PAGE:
This is just weird.
If Jeff Skilling's lawyers are right -- that he and his wife were taken to the hospital after being attacked by two men on New York City's Upper East Side on Friday morning -- the case of the beleaguered ex-Enron CEO will proceed without a ripple.
But if law enforcement's version of the incident is true -- that Skilling was intoxicated and accosting strangers incoherently, asking if they were FBI agents -- a judge could find he violated the terms of his bond, which requires he not be excessively intoxicated.
Such a violation could result in his $5 million bond being revoked, detention for a month or even until his trial, and his being forced to undergo counseling. Skilling, 50, has pleaded not guilty to 35 felony counts relating to the demise of Enron Corp.
Details of the incident, first reported by the Associated Press on Friday afternoon, were supported by law enforcement officials.
But Skilling's attorney Bruce Hiler said the story is "grossly inaccurate."
Police found Skilling at the corner of Park Avenue and East 73rd Street and determined he might be an "emotionally disturbed person," a police source told the Associated Press.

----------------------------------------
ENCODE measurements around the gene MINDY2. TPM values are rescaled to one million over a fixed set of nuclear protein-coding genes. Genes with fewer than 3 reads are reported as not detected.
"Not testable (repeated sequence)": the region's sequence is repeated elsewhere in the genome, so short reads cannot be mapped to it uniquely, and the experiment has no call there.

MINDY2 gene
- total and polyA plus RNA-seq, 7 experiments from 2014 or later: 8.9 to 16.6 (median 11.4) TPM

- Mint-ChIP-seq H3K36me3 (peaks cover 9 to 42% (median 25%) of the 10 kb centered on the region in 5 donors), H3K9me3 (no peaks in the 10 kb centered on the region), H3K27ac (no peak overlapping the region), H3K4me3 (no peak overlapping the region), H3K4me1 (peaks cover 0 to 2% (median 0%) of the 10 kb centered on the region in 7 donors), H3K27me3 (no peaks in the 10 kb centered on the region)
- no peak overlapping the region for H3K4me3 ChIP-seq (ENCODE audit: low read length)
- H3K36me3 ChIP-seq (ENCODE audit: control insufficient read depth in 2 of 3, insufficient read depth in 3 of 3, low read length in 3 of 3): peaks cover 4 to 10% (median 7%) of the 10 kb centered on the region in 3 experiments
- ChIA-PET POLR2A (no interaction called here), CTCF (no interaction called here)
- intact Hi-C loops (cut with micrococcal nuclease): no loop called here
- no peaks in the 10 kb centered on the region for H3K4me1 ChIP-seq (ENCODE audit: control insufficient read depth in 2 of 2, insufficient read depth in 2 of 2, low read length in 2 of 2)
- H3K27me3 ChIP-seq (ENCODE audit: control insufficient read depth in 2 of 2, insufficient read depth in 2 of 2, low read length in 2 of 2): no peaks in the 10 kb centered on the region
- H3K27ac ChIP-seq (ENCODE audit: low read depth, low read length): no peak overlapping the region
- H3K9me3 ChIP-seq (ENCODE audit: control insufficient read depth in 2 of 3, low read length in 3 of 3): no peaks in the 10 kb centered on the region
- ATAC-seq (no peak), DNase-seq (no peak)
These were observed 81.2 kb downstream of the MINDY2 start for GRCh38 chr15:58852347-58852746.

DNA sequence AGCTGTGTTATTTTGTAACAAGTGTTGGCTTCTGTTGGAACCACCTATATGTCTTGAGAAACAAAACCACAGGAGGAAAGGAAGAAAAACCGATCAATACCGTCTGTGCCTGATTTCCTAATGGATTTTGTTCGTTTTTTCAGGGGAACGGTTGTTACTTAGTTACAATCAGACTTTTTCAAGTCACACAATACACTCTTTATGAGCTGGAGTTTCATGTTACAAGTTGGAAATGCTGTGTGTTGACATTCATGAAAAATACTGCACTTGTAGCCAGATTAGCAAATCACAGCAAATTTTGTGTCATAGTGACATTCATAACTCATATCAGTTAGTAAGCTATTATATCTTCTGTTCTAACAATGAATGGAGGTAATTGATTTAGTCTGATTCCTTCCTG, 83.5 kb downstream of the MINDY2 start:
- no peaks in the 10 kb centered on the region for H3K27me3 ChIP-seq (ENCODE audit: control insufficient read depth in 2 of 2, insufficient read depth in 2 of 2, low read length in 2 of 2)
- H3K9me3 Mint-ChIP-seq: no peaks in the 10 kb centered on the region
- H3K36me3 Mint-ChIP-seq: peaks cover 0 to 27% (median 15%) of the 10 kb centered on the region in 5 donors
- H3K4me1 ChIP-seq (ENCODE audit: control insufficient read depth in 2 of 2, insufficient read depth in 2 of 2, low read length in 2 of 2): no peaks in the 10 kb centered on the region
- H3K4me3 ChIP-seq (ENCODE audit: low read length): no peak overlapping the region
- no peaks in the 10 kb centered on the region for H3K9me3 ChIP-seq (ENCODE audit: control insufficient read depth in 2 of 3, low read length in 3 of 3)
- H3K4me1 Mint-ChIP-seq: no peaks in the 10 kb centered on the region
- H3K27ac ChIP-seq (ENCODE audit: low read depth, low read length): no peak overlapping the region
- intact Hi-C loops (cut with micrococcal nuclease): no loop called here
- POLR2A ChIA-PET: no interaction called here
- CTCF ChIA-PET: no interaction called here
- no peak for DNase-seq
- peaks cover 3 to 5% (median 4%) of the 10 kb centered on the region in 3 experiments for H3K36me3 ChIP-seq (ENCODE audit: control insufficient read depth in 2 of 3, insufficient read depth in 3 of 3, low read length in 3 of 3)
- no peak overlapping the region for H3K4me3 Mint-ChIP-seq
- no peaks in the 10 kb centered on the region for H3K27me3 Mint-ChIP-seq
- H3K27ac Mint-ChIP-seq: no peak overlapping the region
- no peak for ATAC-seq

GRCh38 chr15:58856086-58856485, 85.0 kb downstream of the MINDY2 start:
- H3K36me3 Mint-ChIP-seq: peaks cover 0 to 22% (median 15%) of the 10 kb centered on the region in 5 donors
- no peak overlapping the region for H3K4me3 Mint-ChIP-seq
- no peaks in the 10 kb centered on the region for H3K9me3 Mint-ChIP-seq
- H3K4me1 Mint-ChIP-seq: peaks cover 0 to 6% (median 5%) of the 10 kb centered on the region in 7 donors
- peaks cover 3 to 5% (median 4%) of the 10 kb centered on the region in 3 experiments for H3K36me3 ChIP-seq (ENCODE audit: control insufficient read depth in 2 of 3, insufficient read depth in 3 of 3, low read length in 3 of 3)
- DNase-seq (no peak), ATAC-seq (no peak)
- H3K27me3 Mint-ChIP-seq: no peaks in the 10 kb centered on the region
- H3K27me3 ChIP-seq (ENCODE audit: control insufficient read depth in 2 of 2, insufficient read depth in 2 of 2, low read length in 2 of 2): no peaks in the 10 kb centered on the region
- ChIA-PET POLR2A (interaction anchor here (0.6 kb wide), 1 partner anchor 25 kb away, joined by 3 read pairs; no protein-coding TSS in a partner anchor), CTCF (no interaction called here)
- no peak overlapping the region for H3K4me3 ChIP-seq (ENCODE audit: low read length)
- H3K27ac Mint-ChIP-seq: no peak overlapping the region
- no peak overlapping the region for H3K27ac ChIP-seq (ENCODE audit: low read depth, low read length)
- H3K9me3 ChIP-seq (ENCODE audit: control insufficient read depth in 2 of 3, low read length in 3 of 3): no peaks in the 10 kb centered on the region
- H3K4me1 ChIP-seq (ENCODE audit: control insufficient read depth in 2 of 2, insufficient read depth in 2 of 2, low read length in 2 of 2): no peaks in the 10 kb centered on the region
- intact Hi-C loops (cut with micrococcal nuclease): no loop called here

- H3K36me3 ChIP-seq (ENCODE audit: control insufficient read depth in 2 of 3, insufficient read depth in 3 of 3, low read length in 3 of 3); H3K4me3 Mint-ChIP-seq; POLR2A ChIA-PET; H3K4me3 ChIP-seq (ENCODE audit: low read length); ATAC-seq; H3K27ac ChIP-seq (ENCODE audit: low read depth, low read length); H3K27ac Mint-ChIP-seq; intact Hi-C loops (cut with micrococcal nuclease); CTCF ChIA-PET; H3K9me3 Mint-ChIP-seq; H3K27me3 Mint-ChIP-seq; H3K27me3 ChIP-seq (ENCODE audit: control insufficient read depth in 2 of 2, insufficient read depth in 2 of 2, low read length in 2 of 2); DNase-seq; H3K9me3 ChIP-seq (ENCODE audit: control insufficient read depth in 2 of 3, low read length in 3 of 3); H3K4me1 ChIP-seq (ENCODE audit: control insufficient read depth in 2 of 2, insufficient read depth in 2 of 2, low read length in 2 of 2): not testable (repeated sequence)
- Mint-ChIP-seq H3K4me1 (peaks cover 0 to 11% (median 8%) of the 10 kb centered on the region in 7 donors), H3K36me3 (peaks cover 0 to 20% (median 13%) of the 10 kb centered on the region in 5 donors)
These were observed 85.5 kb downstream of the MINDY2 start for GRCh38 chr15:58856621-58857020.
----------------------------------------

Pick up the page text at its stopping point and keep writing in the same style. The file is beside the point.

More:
Law enforcement sources said Skilling was at two Manhattan bars -- the neighborhood bar American Trash and the nearby and more hip and celebrity-prone Vudu Lounge -- where he is alleged to have run up to patrons and pulled open their clothes.
Hiler said Skilling did not go into either bar.
"He was shouting at them, `You're an FBI agent and you're following me,' " law enforcement officials confirmed. They said Skilling did the same thing to people on the street.
Skilling was not charged with a crime, which would likely cause his bond to be revoked, and he was later released from the hospital.
Hiler said Skilling's wife, Rebecca Carter, the former Enron board of directors secretary, was knocked unconscious and suffered a concussion. She was also tested at the hospital but left against a doctor's advice, he said.
Officials said there were a number of 911 calls made to the police by different people, not all from the same address because he was moving down the street. That could be consistent with Skilling's lawyer's version.
It is unknown if there was any fight, officials said. They added that Skilling's wife could have gone with him voluntarily in the police car.
Should this issue be brought up in a revocation hearing, it could be on the judge's own request or on the request of the probation department or the government.
Asked for comment Friday, Enron Task Force Director Andrew Weissmann said, "We will respond to Mr. Skilling's attorneys in court."
"It's impossible to tell from here which story is true," said Houston attorney David Berg. "If he was accosted for no reason, this matters little to the case. But if the police story is true, it's an example of the kind of extraordinary pressure put on a person who has fallen from such a high place."